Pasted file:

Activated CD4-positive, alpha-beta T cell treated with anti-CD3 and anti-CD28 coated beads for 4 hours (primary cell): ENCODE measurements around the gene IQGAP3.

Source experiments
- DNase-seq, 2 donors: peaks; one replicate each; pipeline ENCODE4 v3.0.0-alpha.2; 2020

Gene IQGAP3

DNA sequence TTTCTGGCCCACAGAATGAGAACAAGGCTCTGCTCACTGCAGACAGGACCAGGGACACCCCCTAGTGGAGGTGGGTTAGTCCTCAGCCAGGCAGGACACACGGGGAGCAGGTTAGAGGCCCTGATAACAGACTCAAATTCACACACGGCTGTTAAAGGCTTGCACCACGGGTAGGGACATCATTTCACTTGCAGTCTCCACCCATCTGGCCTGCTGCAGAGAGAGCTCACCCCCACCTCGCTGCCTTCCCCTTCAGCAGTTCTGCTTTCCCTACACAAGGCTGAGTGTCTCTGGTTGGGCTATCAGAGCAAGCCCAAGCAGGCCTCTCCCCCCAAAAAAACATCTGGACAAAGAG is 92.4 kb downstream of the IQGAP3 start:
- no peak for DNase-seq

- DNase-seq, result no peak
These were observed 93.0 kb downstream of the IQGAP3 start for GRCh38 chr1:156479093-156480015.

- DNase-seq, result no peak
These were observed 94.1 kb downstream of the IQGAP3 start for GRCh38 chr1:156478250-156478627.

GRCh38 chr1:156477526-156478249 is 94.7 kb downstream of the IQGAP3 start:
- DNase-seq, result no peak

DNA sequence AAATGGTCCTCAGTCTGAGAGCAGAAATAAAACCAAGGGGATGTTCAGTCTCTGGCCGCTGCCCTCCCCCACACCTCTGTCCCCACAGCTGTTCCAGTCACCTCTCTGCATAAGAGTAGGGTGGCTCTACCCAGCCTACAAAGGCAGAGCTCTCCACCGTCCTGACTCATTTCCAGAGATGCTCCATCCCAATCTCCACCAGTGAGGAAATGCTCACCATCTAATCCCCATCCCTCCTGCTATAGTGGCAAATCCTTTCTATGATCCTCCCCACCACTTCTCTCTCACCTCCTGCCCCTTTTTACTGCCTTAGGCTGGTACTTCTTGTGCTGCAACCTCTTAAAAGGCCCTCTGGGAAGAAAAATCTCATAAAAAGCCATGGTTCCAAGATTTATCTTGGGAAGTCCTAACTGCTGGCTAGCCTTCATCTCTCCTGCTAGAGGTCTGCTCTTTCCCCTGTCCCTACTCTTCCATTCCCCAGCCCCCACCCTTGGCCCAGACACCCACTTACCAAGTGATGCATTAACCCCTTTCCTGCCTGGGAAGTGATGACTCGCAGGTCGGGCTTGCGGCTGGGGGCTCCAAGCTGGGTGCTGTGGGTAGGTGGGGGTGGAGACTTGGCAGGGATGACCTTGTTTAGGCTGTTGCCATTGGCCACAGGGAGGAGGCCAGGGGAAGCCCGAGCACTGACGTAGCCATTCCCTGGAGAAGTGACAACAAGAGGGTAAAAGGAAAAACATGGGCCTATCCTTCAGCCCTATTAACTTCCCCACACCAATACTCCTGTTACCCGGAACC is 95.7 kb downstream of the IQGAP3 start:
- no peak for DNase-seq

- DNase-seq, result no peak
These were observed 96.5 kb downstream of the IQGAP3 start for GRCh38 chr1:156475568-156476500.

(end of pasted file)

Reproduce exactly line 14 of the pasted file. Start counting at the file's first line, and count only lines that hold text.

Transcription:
- no peak for DNase-seq